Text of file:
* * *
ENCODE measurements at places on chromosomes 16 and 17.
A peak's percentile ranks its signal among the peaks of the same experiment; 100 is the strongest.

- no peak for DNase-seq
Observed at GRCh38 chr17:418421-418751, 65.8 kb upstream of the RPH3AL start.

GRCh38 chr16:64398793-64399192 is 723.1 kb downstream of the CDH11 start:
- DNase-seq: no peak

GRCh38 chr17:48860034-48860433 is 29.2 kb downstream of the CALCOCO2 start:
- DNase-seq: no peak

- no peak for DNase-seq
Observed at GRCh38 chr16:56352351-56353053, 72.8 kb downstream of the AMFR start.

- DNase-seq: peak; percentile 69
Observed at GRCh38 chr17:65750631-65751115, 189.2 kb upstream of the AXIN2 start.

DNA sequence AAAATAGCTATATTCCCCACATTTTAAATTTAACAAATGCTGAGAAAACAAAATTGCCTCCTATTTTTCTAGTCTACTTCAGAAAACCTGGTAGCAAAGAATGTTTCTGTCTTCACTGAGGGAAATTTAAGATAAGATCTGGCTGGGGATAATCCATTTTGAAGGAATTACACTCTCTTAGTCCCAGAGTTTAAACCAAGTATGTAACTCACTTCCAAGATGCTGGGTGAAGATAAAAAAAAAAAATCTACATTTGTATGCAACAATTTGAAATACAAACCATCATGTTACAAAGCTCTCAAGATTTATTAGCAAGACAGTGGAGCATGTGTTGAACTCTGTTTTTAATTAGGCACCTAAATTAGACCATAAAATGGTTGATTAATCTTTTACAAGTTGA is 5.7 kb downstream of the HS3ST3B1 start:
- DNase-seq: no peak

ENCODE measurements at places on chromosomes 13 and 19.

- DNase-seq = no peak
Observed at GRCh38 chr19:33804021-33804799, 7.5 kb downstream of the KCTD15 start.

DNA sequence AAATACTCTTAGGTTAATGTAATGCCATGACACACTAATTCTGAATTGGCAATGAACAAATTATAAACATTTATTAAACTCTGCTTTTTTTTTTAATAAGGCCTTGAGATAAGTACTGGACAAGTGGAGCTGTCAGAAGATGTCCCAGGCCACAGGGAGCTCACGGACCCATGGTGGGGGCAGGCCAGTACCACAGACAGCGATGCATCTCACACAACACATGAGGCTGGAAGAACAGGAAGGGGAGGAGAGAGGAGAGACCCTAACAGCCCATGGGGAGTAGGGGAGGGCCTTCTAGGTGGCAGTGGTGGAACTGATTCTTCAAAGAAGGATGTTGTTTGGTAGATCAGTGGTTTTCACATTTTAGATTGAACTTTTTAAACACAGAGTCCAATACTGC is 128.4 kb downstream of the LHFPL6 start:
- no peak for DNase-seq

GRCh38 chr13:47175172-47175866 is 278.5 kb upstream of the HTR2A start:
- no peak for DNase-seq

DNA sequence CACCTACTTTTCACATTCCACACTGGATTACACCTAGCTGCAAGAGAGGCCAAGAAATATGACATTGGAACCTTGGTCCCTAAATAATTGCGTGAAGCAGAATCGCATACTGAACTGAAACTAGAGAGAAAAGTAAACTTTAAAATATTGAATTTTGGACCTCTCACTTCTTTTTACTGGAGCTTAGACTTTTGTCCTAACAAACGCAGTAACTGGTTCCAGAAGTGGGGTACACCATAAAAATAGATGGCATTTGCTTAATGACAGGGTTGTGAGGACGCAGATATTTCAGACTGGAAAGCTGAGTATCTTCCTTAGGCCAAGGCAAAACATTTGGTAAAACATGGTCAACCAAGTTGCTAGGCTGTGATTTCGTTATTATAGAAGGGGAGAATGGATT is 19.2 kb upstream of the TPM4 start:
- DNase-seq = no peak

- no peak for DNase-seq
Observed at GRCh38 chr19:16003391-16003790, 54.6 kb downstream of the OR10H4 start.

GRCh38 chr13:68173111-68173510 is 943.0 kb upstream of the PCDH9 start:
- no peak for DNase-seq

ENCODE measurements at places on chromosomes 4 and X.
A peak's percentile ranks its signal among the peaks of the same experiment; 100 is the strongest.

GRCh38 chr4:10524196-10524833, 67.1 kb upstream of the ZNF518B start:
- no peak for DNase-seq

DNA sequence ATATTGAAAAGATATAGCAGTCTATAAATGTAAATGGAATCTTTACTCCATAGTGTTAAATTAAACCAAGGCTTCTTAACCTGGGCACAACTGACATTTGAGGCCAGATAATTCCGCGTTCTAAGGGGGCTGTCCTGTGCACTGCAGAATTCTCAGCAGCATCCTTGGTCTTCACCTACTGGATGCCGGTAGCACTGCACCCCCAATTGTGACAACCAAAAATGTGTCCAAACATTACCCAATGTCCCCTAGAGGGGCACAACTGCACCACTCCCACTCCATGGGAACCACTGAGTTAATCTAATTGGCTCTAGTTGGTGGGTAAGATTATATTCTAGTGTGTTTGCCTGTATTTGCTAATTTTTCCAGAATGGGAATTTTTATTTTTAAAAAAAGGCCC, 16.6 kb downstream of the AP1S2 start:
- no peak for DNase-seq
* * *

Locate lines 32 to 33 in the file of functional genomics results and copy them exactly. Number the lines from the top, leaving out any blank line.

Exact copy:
DNA sequence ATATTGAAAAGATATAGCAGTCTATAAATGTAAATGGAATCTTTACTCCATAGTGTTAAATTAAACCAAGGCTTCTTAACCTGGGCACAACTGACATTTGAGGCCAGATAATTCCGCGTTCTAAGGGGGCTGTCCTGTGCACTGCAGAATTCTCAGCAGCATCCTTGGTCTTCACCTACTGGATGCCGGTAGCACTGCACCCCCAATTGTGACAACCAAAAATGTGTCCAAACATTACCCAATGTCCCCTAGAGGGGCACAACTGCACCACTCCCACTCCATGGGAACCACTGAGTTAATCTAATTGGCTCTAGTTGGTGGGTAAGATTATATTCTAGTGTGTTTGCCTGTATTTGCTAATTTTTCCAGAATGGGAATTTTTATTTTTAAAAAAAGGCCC, 16.6 kb downstream of the AP1S2 start:
- no peak for DNase-seq